An ISO 9001:2015 certified firm


Dec 11

Newsletter December 2011

Concept & Editing by: Dr. Niti Dewan

Copyright Board can now issue interim orders under Sec 31.

In its recent judgment, in the case of Music Broadcast Pvt. Ltd. vs. Super Cassette Industries Ltd., the Delhi High Court has held that the Copyright Board can issue interim orders under Sec. 31 of the Copyright Act. Now, the exploitation of the copyrighted work under Sec. 31 will not be hampered during the pendency of the suit. Section 31 deals with the power of the copyright board to direct the Registrar of Copyrights to grant compulsory license.

The judgment took support from common law cases to explain the origin of the circumstances in which an ad interim injunction can be and should be granted. It also spoke about Polini vs. Gray ((1879) L.R. 12 Ch. D.438) to justify any grant of such an injunction in the absence of express statutory power.

The Hon'ble High Court further elucidated the point that interim orders can be passed even where the concerned statute does not expressly grant such power. The judgment also tried to discern the intention of the statute and reasoned out the necessity for copyright board being entitled to pass such an order.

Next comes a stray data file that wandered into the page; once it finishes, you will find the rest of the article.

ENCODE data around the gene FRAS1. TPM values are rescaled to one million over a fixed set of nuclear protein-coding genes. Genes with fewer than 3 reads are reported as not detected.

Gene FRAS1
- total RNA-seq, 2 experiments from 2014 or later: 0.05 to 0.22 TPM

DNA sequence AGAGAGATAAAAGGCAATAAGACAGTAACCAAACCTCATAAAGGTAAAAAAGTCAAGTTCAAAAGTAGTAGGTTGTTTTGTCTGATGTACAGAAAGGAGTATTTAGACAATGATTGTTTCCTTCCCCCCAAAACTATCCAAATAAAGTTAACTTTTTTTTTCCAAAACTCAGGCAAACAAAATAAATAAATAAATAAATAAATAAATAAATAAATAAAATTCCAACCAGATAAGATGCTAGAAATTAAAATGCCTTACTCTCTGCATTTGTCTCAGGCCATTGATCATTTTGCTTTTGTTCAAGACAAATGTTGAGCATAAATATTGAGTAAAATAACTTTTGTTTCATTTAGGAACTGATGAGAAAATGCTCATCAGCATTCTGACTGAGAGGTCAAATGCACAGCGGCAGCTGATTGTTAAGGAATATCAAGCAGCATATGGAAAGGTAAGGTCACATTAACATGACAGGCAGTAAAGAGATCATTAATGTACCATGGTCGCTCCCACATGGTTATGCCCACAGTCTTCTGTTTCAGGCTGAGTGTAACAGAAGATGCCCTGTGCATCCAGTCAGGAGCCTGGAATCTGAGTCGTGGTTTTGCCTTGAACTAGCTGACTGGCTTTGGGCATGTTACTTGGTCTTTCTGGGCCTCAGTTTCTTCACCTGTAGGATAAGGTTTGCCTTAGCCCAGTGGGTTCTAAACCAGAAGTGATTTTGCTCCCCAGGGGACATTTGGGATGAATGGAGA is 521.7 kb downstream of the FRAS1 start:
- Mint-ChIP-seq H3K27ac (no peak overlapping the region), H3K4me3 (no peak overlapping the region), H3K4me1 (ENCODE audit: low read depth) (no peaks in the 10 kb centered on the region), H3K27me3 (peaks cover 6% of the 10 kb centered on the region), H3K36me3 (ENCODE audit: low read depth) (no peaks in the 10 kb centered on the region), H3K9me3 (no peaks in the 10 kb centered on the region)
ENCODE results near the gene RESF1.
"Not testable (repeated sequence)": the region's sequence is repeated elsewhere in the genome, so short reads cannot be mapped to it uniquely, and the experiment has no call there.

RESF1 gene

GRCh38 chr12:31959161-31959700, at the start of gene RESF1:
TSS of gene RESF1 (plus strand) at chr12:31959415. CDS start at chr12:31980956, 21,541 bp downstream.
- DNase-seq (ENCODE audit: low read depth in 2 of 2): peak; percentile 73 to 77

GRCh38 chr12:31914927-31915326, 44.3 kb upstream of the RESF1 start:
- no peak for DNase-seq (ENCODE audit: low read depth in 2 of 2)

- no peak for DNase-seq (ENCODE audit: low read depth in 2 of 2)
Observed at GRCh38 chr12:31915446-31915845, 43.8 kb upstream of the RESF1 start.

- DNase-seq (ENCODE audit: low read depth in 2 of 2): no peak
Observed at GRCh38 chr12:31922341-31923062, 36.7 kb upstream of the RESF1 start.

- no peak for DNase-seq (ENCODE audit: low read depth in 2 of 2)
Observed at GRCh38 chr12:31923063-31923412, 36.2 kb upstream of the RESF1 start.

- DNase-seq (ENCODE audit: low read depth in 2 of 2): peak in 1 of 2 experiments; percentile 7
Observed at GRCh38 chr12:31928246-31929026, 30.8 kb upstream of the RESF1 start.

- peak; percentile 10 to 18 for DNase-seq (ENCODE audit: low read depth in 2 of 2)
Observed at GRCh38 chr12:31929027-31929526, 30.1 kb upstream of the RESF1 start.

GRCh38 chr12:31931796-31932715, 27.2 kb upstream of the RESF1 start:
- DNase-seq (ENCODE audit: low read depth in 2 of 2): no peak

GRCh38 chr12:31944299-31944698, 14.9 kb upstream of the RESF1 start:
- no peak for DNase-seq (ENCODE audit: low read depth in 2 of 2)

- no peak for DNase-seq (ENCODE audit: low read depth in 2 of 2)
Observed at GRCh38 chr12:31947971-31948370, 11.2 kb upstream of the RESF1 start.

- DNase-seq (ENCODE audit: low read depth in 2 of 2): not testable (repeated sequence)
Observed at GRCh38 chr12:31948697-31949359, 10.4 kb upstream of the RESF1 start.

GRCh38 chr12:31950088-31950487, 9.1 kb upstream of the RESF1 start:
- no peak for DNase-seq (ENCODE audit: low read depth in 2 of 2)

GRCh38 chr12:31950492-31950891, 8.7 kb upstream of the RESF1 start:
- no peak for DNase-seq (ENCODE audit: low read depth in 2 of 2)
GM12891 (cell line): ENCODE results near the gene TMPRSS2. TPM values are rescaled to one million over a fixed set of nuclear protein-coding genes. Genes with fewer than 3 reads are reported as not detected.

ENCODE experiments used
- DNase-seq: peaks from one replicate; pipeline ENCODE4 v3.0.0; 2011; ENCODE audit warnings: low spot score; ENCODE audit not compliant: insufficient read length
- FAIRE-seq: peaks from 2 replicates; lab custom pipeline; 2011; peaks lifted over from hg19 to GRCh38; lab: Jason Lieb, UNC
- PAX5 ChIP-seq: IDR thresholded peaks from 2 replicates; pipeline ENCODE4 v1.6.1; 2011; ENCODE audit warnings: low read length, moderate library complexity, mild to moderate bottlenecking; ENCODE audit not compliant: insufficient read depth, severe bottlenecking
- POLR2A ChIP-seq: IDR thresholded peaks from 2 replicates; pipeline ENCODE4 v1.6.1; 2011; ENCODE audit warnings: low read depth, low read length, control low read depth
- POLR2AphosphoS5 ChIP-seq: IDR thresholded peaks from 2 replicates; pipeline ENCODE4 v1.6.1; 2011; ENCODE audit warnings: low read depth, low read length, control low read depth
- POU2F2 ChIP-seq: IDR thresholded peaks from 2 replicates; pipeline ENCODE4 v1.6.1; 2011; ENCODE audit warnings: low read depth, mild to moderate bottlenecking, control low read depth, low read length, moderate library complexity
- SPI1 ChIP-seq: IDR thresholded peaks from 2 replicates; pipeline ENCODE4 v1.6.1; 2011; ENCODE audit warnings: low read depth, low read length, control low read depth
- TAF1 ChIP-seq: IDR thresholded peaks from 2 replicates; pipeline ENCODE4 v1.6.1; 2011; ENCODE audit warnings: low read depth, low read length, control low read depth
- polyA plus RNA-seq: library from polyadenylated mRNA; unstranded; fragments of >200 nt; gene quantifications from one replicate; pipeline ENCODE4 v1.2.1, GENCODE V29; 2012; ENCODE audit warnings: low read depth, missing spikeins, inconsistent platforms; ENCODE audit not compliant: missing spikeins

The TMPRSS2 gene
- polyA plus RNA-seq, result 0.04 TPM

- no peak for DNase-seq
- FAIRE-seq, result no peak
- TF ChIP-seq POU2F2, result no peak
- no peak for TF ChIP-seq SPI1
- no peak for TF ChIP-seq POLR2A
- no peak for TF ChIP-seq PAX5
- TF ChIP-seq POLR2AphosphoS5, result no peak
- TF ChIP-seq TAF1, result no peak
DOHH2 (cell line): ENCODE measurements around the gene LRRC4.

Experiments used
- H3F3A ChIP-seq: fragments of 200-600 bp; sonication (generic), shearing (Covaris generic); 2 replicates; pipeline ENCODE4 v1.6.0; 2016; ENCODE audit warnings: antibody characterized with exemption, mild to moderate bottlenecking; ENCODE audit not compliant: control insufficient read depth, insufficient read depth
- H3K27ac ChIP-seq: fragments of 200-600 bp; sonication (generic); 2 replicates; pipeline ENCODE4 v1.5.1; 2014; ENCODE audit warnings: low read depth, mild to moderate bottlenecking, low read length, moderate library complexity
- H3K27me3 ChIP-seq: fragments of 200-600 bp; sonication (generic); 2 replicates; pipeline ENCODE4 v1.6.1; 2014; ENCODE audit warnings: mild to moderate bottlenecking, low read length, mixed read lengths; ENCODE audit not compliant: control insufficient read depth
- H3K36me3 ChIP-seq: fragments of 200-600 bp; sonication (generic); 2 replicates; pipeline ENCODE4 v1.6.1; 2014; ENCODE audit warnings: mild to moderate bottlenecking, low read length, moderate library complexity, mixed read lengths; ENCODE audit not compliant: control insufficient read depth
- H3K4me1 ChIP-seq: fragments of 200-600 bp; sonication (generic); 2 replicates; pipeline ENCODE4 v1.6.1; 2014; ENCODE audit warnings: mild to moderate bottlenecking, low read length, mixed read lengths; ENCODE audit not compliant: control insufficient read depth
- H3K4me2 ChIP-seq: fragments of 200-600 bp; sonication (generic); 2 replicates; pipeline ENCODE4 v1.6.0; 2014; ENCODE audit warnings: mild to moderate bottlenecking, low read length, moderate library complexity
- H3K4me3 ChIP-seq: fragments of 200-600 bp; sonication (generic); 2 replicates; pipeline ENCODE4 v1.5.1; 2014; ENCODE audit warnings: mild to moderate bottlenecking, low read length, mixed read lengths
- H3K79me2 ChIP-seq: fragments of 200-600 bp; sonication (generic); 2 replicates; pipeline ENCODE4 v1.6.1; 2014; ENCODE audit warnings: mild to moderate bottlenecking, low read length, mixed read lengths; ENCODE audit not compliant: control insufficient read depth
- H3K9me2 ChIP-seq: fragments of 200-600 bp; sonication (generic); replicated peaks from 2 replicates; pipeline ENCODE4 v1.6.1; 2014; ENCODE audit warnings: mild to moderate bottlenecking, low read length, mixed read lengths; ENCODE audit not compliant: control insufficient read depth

The Hon’ble Court stated “If interim relief is impermissible, the broadcasters will be disentitled to play any part of the repertoire of music owned by the copyright holder because of the latter refusing to grant a license. This will, in effect, compel the broadcaster, or any party similarly placed, into succumbing to the demands of the owners. Litigation does not come to an end in days or months but is protracted over years and sometimes decades. If during this period, a party is unable to play or broadcast music, even though it is willing to pay a reasonable fee for it, and even though there is no other reasons for the refusal to grant a licence, it will have no alternative but to eventually give up its action under Section 31 of the Act. The purpose of the enactment will, therefore, be rendered futile and nugatory. It, therefore, appears plain to us that the Board must, after giving the parties a meaningful opportunity of being heard, return an opinion on all the three factors mentioned above viz. prima facie case, balance of convenience and irreparable loss. If it finds that all the three factors are in favour of the applicant, it should grant interim relief. It seems to us that where the controversy concerns only the quantum of licence fee, an interim protection should be granted.”

This judgment thus empowers the Copyright Board to pass interim orders during the pendency of proceeding under Sec 31. To read the full judgment please click here.

Go To Top